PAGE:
102.5 - Statewide Accounting Policy - Depreciation

Policy Area: Accounting and Financial Reporting
Policy Sub Area: Capital Assets
Authority:  GASB Codification Section 1400
Effective Date: 7/1/1995
Last Revision Date: 6/30/2017
Policy Owner/Division: Statewide Accounting


The straight-line and units of output methods of depreciation, with an assumed salvage value of zero, are the recommended methods of depreciation. It is also recommended that depreciation for partial periods be computed using either the half-year convention or on the basis of the nearest full month. Straight-line is a time-based method used when the service life of the asset is affected primarily by the passage of time. Units of output should be used when the service life of the asset is affected primarily by the amount the asset is used. See table below for depreciation method guidelines. 

Useful Life Ranges:

Chart of Useful Life Ranges



Accounting Guidance

Depreciation is the allocation of the total acquisition cost of a capital asset over its estimated useful life. Capital asset depreciation should not be recorded at the fund level in the accounts of governmental funds. Depreciation of capital assets accounted for in a proprietary fund should be recorded in the accounts of that fund. 

Land, certain land improvements, construction-in-progress, and inexhaustible works of art, historical treasures and similar assets are not depreciated. Land is considered to have an unlimited useful life and its salvage value is unlikely to be less than its acquisition cost. Certain land improvements may be considered to have an unlimited useful life and therefore not be depreciated. An example of a non-depreciable land improvement would include the movement or grading of dirt to prepare the land for its intended use. A non-depreciable land improvement should have permanent benefits. 

Straight-line depreciation is calculated by dividing total asset cost by estimated useful life in years. Total asset cost includes purchase price or cost of construction plus any other charges incurred to place the asset in its intended location and condition for use.  Donated capital assets should be recorded at their acquisition value at the date of donation plus ancillary charges with the following exception. Capital assets donated prior to July 1, 2015 are recorded at their estimated fair value at the date of donation. Acquisition value is the price that would be paid to acquire an asset with equivalent service potential in an orderly market transaction at the acquisition date. Acquisition value is a market-based entry price. Acquisition value may be calculated from manufacturers’ catalogs or price quotes in periodicals, recent sales of comparable assets, or other reliable information. Professional assistance may be helpful but is not required.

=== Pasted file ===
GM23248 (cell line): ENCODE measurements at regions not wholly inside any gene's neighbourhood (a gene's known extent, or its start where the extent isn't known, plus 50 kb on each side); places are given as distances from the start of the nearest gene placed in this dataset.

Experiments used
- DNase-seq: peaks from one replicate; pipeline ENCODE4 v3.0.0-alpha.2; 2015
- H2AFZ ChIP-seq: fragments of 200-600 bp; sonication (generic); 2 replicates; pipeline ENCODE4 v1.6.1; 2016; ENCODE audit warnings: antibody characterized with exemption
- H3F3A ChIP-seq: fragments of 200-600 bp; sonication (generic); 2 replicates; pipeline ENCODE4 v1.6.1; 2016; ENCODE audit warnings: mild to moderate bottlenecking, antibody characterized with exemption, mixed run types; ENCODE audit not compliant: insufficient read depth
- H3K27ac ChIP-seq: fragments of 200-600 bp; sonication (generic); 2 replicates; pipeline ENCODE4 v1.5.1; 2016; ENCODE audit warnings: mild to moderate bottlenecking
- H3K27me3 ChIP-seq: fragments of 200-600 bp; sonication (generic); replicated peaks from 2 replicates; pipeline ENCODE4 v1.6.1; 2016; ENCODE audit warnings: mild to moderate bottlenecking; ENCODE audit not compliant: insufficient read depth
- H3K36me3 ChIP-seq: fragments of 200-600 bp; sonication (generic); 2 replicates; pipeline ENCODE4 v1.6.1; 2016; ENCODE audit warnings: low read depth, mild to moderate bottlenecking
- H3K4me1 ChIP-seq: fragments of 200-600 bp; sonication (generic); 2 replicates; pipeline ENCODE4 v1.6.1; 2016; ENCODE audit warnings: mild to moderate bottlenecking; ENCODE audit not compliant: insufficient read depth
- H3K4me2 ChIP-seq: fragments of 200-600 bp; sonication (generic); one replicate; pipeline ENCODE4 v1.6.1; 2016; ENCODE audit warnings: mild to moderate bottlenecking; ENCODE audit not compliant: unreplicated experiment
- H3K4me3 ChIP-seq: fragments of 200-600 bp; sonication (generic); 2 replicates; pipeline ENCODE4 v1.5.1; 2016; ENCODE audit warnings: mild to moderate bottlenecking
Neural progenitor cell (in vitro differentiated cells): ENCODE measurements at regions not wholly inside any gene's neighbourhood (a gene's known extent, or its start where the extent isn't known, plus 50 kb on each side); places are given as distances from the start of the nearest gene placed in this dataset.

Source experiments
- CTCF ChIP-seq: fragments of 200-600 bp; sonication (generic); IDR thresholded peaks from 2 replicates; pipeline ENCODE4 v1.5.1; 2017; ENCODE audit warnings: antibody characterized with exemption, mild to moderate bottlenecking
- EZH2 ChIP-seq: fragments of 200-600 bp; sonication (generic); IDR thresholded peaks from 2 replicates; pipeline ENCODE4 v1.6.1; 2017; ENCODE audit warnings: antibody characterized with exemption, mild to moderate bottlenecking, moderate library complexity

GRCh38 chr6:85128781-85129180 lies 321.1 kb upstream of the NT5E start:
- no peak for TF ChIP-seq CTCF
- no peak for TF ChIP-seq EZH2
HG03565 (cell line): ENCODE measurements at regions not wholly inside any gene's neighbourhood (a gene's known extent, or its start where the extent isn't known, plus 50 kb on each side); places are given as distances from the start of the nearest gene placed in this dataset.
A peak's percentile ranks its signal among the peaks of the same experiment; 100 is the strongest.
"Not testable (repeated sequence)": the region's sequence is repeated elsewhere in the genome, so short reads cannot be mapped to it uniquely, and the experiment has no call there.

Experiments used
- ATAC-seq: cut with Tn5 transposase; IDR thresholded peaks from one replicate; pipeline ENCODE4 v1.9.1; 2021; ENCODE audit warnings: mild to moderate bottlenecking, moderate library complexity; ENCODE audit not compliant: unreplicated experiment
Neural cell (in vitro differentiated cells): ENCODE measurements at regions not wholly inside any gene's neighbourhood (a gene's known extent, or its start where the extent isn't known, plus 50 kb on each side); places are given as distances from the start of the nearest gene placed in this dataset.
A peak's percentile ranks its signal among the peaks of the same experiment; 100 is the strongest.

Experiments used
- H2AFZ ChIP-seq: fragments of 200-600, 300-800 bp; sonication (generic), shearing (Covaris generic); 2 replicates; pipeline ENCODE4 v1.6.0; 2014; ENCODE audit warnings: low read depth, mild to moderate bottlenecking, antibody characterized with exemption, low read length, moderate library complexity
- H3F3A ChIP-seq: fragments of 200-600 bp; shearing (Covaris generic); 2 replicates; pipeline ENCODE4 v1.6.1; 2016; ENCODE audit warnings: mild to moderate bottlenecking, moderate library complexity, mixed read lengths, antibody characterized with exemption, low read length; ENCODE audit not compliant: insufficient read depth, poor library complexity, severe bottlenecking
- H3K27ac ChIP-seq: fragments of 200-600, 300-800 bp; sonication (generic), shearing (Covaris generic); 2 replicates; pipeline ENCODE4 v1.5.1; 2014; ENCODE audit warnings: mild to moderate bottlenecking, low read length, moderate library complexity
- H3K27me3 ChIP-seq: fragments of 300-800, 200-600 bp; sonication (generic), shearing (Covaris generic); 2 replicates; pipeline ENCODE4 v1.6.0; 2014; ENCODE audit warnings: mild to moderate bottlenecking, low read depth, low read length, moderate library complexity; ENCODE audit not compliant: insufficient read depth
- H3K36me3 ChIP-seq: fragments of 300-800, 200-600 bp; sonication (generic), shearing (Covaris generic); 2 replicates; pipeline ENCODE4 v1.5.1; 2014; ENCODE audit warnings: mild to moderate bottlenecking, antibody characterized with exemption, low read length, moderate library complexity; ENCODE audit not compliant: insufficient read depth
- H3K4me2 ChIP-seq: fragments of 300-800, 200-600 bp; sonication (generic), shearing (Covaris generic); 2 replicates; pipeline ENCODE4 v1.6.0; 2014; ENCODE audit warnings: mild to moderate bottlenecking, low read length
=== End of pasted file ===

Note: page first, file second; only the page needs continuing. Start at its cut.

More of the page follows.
The estimated useful life of a depreciable capital asset is the period over which services are expected to be rendered by the asset. An asset's estimated useful life may differ from agency to agency. An agency's maintenance policy will affect the longevity of a depreciable asset. See table above for estimated useful life guidelines. Periodically, the estimated useful lives of depreciable capital assets should be re-evaluated for reasonableness.  An estimated useful life is not reasonable if the associated capital asset is near full depreciation but will remain in use significantly longer than originally estimated. The general rule is that careful estimates of useful lives that later prove to be incorrect based on new information should be considered changes in estimates. Changes in estimates must be handled prospectively (i.e., restatement of prior years is prohibited). However, estimates of useful lives that are computed incorrectly because of lack of historical useful life experience or failure to use available information should be considered accounting errors. Corrections of errors must be treated as prior period adjustments (i.e., restatements). 

Units of output depreciation are calculated by dividing total asset cost by the assets total lifetime number of hours worked or output produced. The calculation of depreciation rate per hour or per output produced is then multiplied by the number of hours used or units produced per period. For example, if a $100,000 asset has an expected lifetime production of 20,000 units, the depreciation rate is $5 per unit produced. The $5 depreciation rate is then multiplied by the units produced in the period to calculate depreciation expense. 

Intangible Assets are classified as capital assets. For additional guidance on amortization of intangible assets see the Intangible Assets Policy.

Fully Depreciated Capital Assets 

Because depreciation is intended to allocate the cost of a capital asset over its entire useful life, it normally is not appropriate to report assets still in service as fully depreciated. However, because differences may occur between estimated useful lives used for depreciation computations and actual useful lives, agencies may, in limited cases; report capital assets that are fully depreciated, but only if such balances are immaterial. If the balances of fully depreciated capital assets that remain in use are material, the related estimated useful lives should be changed. Buildings are not considered fully depreciated if renovations and improvements have been capitalized as separate assets and the combined amounts (initial costs plus renovations/improvements) are not fully depreciated.

Related Documents (Memos/Forms)


Revision History

  • 7/1/2010 - Adjusted useful life ranges
  • 1/26/2017 - Updated links
  • 6/30/2017 - Updated for GASB 72 (added requirement to prospectively report donated capital assets at acquisition value); minor edits.